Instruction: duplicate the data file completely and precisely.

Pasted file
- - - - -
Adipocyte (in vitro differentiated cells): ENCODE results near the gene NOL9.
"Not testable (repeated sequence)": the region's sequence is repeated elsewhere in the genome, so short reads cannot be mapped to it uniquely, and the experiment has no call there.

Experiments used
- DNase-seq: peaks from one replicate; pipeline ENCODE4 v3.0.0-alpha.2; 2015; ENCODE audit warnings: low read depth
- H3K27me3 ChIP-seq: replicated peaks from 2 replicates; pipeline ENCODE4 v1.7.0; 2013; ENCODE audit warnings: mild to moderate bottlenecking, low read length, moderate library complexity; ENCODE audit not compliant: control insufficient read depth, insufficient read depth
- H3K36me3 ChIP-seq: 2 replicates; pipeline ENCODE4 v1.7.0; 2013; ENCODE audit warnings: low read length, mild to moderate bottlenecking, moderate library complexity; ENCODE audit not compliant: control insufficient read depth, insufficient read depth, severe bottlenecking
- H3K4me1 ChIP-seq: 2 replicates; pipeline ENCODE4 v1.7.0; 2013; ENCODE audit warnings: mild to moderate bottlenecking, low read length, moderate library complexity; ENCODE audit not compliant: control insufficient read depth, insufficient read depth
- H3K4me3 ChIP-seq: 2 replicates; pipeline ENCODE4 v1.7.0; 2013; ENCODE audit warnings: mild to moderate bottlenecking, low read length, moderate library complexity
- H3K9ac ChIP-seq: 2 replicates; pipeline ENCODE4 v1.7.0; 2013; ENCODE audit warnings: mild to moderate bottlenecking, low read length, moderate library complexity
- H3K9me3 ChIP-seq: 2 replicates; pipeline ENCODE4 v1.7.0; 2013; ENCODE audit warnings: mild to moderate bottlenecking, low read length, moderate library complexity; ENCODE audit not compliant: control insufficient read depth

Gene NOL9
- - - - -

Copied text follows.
Adipocyte (in vitro differentiated cells): ENCODE results near the gene NOL9.
"Not testable (repeated sequence)": the region's sequence is repeated elsewhere in the genome, so short reads cannot be mapped to it uniquely, and the experiment has no call there.

Experiments used
- DNase-seq: peaks from one replicate; pipeline ENCODE4 v3.0.0-alpha.2; 2015; ENCODE audit warnings: low read depth
- H3K27me3 ChIP-seq: replicated peaks from 2 replicates; pipeline ENCODE4 v1.7.0; 2013; ENCODE audit warnings: mild to moderate bottlenecking, low read length, moderate library complexity; ENCODE audit not compliant: control insufficient read depth, insufficient read depth
- H3K36me3 ChIP-seq: 2 replicates; pipeline ENCODE4 v1.7.0; 2013; ENCODE audit warnings: low read length, mild to moderate bottlenecking, moderate library complexity; ENCODE audit not compliant: control insufficient read depth, insufficient read depth, severe bottlenecking
- H3K4me1 ChIP-seq: 2 replicates; pipeline ENCODE4 v1.7.0; 2013; ENCODE audit warnings: mild to moderate bottlenecking, low read length, moderate library complexity; ENCODE audit not compliant: control insufficient read depth, insufficient read depth
- H3K4me3 ChIP-seq: 2 replicates; pipeline ENCODE4 v1.7.0; 2013; ENCODE audit warnings: mild to moderate bottlenecking, low read length, moderate library complexity
- H3K9ac ChIP-seq: 2 replicates; pipeline ENCODE4 v1.7.0; 2013; ENCODE audit warnings: mild to moderate bottlenecking, low read length, moderate library complexity
- H3K9me3 ChIP-seq: 2 replicates; pipeline ENCODE4 v1.7.0; 2013; ENCODE audit warnings: mild to moderate bottlenecking, low read length, moderate library complexity; ENCODE audit not compliant: control insufficient read depth

Gene NOL9